CAMPIA TURZII, Romania — Her aircraft was downed in a field near Campia Turzii. She was alone with no food or water — only her survival skills and equipment.
She found safety in some bushes to take cover, made a signal for her rescue and established contact with her comrades in the air.
A-10 Thunderbolt IIs pilots from the 81st Fighter Squadron and Romanian IAR 330 helicopter pilots of the 71st Air Fotilla searched for her — the survivor.
That was the scenario Capt. Maureen Hartney, 81st FS executive officer, simulated with the help of Staff Sgt. Daniel Wiggins, 52nd Operations Support Squadron survival, evasion, resistance and escape specialist, in a combat search and rescue exercise during Dacian Thunder July 19.
Dacian Thunder is a joint and coalition exercise in which the U.S. Air Force, Romanian air force, U.S. Marine Corps and the Royal Air Force members work together to strengthen techniques, tactics, procedures and capabilities.
The purpose of training together in this scenario was to establish unified methods and learn coalition and joint procedures used in CSAR.
“This is a part of building partnership capacity,” Hartney said. “We get used to working with them, and they get used to working with us. This way, if a coalition contingency operation happens, we already have unified tactics, techniques and procedures established. We won’t have to establish these in a real-world situation because we’re already familiar with one another.”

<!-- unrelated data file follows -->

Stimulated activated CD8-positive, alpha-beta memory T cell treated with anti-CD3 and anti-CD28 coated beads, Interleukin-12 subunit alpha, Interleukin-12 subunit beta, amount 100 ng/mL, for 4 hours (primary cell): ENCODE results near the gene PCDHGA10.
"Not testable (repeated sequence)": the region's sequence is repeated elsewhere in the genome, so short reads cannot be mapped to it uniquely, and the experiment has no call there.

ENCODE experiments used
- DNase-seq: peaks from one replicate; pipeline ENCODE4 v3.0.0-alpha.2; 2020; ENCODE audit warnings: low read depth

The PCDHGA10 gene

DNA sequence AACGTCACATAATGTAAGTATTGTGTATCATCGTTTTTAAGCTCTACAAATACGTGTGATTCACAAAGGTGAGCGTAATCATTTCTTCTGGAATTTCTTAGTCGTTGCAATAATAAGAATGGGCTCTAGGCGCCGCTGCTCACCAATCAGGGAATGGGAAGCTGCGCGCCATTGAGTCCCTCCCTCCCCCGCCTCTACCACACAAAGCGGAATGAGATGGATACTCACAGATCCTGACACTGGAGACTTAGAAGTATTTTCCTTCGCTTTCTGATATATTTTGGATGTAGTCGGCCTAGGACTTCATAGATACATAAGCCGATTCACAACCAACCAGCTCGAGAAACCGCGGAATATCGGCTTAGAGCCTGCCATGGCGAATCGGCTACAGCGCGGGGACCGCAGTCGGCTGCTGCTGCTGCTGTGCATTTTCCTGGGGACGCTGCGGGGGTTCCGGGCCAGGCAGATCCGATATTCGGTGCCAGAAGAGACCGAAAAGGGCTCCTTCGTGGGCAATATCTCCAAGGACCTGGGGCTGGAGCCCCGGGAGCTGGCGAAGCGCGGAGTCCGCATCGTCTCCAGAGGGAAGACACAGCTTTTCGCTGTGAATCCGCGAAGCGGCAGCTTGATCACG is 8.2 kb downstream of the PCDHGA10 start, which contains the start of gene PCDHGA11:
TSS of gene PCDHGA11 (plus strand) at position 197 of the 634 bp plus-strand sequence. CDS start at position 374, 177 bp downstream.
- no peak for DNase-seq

The A-10 and IAR 330 pilots worked together throughout the CSAR training to find and rescue Hartney. The A-10s had direct radio communication with both the survivor and the Romanians giving them the ability to funnel information to both parties. The A-10s also escorted the IAR 330s by surveying the area
for any threats that could harm or prevent the IAR 330s from landing to pick up the survivor. They also guided the helicopters into the rescue location.
Once the A-10s established the area was clear of threats, the IAR 330 pilots swooped in for the rescue. Romanian special forces members ran to Hartney and used their tactics and procedures to identify her as the survivor. Once she was identified, they guided her to the helicopter to fly to safety.
It’s important to establish these methods now instead of during a real-world capacity, because any misunderstandings or questions can be answered here in a training environment rather than during contingency operations, she said.
Training here also helps different forces understand one anothers capabilities, Wiggins said.
“I’m learning tactics and procedures other countries practice during rescue,” Wiggins said. “So now, I can tell high-risk isolated personnel what to expect if recovered by our Romanian partners.”
A-10 pilots also gained insight from working with their coalition partners.
“They have different aircraft we don’t fly with a lot,” said Capt. Mike Krestyn, 1st FS A-10 pilot. “This is a good opportunity to fly with foreign fighters and see their capabilities.”
This also provided A-10 pilots the opportunity to conduct upgrade training in various roles such as locating the survivor, assessing the survivor’s health and safety, establishing threats in the area, and controlling the helicopters as they come in to rescue the survivor.
“This was an absolute success,” said Lt. Col. George Stanley, 81st FS A-10 pilot. “We were able to integrate four A-10s with two (IAR 330 helicopters) and two Romanian ground teams in a CSAR mission and get upgrades for two A-10 pilots.”
This was one of eight CSAR training scenarios the U.S. Air Force and Romanian air force are conducting to learn from one another during Dacian Thunder.